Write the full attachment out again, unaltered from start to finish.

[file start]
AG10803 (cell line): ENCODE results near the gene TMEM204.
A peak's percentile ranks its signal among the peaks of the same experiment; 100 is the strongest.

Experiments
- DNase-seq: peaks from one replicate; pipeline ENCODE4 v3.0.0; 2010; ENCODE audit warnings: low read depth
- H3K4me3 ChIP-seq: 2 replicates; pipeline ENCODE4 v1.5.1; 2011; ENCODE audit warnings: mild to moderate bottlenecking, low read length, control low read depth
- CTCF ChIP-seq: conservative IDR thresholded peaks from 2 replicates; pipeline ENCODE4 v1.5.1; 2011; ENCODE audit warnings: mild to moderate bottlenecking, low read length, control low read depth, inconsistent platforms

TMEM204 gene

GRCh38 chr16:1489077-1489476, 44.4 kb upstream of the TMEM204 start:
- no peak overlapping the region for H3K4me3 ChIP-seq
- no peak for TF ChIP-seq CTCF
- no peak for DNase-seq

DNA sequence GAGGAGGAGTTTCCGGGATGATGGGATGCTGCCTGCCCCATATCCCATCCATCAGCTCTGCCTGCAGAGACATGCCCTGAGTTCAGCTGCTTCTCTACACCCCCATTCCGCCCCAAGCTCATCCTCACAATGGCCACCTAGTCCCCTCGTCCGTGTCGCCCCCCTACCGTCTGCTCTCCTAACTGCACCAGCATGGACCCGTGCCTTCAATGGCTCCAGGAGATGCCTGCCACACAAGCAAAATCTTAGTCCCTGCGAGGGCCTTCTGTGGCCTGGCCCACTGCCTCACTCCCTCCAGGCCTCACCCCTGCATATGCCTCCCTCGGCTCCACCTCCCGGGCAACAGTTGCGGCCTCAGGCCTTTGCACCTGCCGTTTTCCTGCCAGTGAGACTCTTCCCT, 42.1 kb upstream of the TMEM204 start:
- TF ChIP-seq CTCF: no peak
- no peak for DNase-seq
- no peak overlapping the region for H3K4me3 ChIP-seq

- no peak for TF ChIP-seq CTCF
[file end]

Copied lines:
AG10803 (cell line): ENCODE results near the gene TMEM204.
A peak's percentile ranks its signal among the peaks of the same experiment; 100 is the strongest.

Experiments
- DNase-seq: peaks from one replicate; pipeline ENCODE4 v3.0.0; 2010; ENCODE audit warnings: low read depth
- H3K4me3 ChIP-seq: 2 replicates; pipeline ENCODE4 v1.5.1; 2011; ENCODE audit warnings: mild to moderate bottlenecking, low read length, control low read depth
- CTCF ChIP-seq: conservative IDR thresholded peaks from 2 replicates; pipeline ENCODE4 v1.5.1; 2011; ENCODE audit warnings: mild to moderate bottlenecking, low read length, control low read depth, inconsistent platforms

TMEM204 gene

GRCh38 chr16:1489077-1489476, 44.4 kb upstream of the TMEM204 start:
- no peak overlapping the region for H3K4me3 ChIP-seq
- no peak for TF ChIP-seq CTCF
- no peak for DNase-seq

DNA sequence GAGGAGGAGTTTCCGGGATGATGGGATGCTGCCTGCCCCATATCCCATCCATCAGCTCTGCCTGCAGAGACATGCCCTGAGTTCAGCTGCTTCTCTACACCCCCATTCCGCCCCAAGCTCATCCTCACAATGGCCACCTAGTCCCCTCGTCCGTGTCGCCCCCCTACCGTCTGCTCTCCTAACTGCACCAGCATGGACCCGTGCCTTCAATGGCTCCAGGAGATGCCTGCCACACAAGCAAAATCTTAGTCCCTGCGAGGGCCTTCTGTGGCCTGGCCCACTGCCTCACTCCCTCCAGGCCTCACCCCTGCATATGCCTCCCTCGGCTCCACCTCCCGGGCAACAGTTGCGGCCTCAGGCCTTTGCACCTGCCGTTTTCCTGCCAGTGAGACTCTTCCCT, 42.1 kb upstream of the TMEM204 start:
- TF ChIP-seq CTCF: no peak
- no peak for DNase-seq
- no peak overlapping the region for H3K4me3 ChIP-seq

- no peak for TF ChIP-seq CTCF